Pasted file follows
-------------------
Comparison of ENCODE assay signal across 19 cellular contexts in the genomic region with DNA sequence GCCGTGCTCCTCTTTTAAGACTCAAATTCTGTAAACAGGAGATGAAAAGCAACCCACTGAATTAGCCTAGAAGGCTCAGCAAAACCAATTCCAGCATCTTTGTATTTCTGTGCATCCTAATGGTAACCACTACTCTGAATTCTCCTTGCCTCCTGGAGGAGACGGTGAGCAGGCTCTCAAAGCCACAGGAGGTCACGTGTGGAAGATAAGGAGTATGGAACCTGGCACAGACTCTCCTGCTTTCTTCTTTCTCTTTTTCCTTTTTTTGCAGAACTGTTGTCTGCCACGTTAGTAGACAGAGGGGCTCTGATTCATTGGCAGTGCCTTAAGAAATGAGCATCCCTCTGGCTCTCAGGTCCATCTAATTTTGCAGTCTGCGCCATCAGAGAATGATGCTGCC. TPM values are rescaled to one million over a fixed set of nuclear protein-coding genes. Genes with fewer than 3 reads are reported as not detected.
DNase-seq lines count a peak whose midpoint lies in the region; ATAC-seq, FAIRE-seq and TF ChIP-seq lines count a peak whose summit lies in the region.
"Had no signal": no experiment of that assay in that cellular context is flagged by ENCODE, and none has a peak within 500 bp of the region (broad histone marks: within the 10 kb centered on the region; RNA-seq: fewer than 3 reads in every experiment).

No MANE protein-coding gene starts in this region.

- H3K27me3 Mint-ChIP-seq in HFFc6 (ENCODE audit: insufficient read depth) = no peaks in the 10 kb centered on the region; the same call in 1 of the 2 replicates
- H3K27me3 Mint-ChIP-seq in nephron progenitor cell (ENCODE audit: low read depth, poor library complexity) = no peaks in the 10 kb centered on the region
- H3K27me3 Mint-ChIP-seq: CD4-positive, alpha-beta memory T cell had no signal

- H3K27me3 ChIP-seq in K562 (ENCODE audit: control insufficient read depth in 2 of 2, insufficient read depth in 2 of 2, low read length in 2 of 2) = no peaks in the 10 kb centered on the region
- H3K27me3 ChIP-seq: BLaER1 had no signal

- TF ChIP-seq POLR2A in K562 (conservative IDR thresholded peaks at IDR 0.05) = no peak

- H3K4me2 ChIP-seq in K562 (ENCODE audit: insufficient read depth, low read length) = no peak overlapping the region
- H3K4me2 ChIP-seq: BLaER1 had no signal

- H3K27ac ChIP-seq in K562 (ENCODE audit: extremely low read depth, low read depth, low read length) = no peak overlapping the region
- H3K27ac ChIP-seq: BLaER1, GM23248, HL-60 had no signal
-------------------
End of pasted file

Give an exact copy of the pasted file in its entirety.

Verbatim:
Comparison of ENCODE assay signal across 19 cellular contexts in the genomic region with DNA sequence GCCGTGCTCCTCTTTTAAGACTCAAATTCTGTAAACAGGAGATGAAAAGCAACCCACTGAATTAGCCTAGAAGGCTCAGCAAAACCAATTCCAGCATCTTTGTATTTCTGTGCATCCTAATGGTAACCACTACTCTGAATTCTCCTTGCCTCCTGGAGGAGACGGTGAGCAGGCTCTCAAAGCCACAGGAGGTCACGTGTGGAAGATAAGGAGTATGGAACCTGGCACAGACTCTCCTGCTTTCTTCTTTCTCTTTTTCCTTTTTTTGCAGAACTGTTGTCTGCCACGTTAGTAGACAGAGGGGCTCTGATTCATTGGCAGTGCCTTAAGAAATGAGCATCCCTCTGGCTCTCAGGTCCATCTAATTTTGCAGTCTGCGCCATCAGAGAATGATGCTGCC. TPM values are rescaled to one million over a fixed set of nuclear protein-coding genes. Genes with fewer than 3 reads are reported as not detected.
DNase-seq lines count a peak whose midpoint lies in the region; ATAC-seq, FAIRE-seq and TF ChIP-seq lines count a peak whose summit lies in the region.
"Had no signal": no experiment of that assay in that cellular context is flagged by ENCODE, and none has a peak within 500 bp of the region (broad histone marks: within the 10 kb centered on the region; RNA-seq: fewer than 3 reads in every experiment).

No MANE protein-coding gene starts in this region.

- H3K27me3 Mint-ChIP-seq in HFFc6 (ENCODE audit: insufficient read depth) = no peaks in the 10 kb centered on the region; the same call in 1 of the 2 replicates
- H3K27me3 Mint-ChIP-seq in nephron progenitor cell (ENCODE audit: low read depth, poor library complexity) = no peaks in the 10 kb centered on the region
- H3K27me3 Mint-ChIP-seq: CD4-positive, alpha-beta memory T cell had no signal

- H3K27me3 ChIP-seq in K562 (ENCODE audit: control insufficient read depth in 2 of 2, insufficient read depth in 2 of 2, low read length in 2 of 2) = no peaks in the 10 kb centered on the region
- H3K27me3 ChIP-seq: BLaER1 had no signal

- TF ChIP-seq POLR2A in K562 (conservative IDR thresholded peaks at IDR 0.05) = no peak

- H3K4me2 ChIP-seq in K562 (ENCODE audit: insufficient read depth, low read length) = no peak overlapping the region
- H3K4me2 ChIP-seq: BLaER1 had no signal

- H3K27ac ChIP-seq in K562 (ENCODE audit: extremely low read depth, low read depth, low read length) = no peak overlapping the region
- H3K27ac ChIP-seq: BLaER1, GM23248, HL-60 had no signal